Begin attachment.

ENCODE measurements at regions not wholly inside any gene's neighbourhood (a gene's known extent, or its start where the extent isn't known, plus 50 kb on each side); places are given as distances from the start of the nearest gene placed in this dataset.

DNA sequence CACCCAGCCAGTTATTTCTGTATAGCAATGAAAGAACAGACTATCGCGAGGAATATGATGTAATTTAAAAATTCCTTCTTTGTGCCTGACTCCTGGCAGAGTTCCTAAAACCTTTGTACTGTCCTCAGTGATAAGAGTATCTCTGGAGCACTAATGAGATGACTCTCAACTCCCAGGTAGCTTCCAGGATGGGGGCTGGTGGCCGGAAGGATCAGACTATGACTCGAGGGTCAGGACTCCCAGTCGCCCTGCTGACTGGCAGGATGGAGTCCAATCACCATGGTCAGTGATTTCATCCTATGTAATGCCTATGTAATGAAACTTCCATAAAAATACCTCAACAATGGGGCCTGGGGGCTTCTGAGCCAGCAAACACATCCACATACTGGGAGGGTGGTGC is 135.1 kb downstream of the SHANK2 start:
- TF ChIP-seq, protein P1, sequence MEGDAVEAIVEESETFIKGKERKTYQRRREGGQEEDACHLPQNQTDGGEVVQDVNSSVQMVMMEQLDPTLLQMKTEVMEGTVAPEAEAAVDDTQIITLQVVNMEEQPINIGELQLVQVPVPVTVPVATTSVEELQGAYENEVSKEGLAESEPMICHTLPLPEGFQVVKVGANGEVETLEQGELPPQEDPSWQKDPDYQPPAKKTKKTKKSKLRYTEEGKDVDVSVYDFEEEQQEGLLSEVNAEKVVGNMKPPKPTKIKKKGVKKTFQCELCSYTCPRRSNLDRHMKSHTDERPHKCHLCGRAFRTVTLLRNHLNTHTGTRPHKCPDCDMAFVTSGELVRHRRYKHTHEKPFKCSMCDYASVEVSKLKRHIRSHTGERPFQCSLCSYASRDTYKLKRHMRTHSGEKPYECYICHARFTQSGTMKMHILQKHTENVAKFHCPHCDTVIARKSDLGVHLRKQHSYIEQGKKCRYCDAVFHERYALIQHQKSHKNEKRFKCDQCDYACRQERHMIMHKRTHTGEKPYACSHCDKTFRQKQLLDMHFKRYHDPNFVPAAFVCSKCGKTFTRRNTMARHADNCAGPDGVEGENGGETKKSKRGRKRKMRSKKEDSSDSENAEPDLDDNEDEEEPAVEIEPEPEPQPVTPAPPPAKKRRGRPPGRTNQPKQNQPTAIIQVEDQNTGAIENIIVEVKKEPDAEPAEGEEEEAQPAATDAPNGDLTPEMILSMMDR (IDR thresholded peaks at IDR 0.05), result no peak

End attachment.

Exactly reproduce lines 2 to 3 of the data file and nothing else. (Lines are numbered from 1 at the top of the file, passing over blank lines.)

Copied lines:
DNA sequence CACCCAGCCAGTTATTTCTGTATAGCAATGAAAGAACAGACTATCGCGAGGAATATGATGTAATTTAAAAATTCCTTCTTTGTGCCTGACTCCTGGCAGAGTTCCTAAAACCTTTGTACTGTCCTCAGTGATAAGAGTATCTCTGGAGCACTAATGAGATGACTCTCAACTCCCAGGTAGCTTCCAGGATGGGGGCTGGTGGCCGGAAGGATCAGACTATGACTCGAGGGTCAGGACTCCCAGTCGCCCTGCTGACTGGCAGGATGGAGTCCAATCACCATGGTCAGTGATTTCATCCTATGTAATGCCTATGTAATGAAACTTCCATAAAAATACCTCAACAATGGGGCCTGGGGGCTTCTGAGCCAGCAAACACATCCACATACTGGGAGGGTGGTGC is 135.1 kb downstream of the SHANK2 start:
- TF ChIP-seq, protein P1, sequence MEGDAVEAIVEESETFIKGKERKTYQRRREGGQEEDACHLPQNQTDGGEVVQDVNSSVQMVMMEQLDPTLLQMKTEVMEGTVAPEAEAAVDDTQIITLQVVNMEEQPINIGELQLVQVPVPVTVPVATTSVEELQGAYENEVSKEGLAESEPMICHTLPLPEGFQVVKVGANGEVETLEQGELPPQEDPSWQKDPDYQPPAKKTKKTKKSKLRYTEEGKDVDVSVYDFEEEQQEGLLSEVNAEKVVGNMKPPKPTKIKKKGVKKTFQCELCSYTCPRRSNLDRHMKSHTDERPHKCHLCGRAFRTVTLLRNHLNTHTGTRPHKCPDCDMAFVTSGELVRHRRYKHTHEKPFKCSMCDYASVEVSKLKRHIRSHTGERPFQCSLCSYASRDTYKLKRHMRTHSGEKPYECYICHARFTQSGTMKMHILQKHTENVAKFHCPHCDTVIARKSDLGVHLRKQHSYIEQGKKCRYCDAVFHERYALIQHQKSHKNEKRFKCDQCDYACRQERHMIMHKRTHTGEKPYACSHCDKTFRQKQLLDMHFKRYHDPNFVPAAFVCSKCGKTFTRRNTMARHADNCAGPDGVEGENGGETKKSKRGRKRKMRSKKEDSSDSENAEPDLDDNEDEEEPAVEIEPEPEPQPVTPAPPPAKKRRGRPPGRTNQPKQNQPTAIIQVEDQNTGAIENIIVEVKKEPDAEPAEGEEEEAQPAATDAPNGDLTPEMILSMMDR (IDR thresholded peaks at IDR 0.05), result no peak